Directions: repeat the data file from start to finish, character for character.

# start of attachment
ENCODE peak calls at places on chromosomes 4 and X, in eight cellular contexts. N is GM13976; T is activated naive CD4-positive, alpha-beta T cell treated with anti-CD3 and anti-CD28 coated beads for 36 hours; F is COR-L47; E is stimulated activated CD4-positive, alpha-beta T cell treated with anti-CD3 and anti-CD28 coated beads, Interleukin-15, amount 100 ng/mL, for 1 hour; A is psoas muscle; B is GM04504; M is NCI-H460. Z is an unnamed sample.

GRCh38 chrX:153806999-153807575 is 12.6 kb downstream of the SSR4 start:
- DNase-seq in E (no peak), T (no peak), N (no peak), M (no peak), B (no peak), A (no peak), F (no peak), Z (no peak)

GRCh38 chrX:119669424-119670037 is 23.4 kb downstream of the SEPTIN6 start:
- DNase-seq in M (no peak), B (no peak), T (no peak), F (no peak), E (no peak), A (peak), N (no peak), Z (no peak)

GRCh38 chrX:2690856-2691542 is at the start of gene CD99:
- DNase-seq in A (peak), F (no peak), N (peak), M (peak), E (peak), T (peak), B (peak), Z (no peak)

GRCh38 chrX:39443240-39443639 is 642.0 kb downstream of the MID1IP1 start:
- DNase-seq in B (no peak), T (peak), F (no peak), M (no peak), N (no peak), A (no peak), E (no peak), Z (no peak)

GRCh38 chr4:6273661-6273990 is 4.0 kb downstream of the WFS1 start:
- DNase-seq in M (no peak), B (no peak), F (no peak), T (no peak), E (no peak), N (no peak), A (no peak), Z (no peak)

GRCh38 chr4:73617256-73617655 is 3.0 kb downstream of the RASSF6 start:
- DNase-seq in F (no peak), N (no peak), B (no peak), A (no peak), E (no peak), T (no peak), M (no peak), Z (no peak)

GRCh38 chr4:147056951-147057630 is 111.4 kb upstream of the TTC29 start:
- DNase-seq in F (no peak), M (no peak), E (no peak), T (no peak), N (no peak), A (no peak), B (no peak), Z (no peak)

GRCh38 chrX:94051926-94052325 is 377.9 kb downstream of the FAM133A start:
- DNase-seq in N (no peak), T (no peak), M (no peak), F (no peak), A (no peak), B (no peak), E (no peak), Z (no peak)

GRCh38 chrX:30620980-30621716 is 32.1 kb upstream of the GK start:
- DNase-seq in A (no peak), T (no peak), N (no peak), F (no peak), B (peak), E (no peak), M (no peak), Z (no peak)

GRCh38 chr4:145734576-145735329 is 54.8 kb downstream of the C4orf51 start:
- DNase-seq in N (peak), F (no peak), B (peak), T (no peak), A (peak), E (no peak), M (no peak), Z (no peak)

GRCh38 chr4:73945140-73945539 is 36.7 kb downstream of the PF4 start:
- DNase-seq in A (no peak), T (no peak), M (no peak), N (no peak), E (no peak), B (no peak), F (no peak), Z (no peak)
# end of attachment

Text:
ENCODE peak calls at places on chromosomes 4 and X, in eight cellular contexts. N is GM13976; T is activated naive CD4-positive, alpha-beta T cell treated with anti-CD3 and anti-CD28 coated beads for 36 hours; F is COR-L47; E is stimulated activated CD4-positive, alpha-beta T cell treated with anti-CD3 and anti-CD28 coated beads, Interleukin-15, amount 100 ng/mL, for 1 hour; A is psoas muscle; B is GM04504; M is NCI-H460. Z is an unnamed sample.

GRCh38 chrX:153806999-153807575 is 12.6 kb downstream of the SSR4 start:
- DNase-seq in E (no peak), T (no peak), N (no peak), M (no peak), B (no peak), A (no peak), F (no peak), Z (no peak)

GRCh38 chrX:119669424-119670037 is 23.4 kb downstream of the SEPTIN6 start:
- DNase-seq in M (no peak), B (no peak), T (no peak), F (no peak), E (no peak), A (peak), N (no peak), Z (no peak)

GRCh38 chrX:2690856-2691542 is at the start of gene CD99:
- DNase-seq in A (peak), F (no peak), N (peak), M (peak), E (peak), T (peak), B (peak), Z (no peak)

GRCh38 chrX:39443240-39443639 is 642.0 kb downstream of the MID1IP1 start:
- DNase-seq in B (no peak), T (peak), F (no peak), M (no peak), N (no peak), A (no peak), E (no peak), Z (no peak)

GRCh38 chr4:6273661-6273990 is 4.0 kb downstream of the WFS1 start:
- DNase-seq in M (no peak), B (no peak), F (no peak), T (no peak), E (no peak), N (no peak), A (no peak), Z (no peak)

GRCh38 chr4:73617256-73617655 is 3.0 kb downstream of the RASSF6 start:
- DNase-seq in F (no peak), N (no peak), B (no peak), A (no peak), E (no peak), T (no peak), M (no peak), Z (no peak)

GRCh38 chr4:147056951-147057630 is 111.4 kb upstream of the TTC29 start:
- DNase-seq in F (no peak), M (no peak), E (no peak), T (no peak), N (no peak), A (no peak), B (no peak), Z (no peak)

GRCh38 chrX:94051926-94052325 is 377.9 kb downstream of the FAM133A start:
- DNase-seq in N (no peak), T (no peak), M (no peak), F (no peak), A (no peak), B (no peak), E (no peak), Z (no peak)

GRCh38 chrX:30620980-30621716 is 32.1 kb upstream of the GK start:
- DNase-seq in A (no peak), T (no peak), N (no peak), F (no peak), B (peak), E (no peak), M (no peak), Z (no peak)

GRCh38 chr4:145734576-145735329 is 54.8 kb downstream of the C4orf51 start:
- DNase-seq in N (peak), F (no peak), B (peak), T (no peak), A (peak), E (no peak), M (no peak), Z (no peak)

GRCh38 chr4:73945140-73945539 is 36.7 kb downstream of the PF4 start:
- DNase-seq in A (no peak), T (no peak), M (no peak), N (no peak), E (no peak), B (no peak), F (no peak), Z (no peak)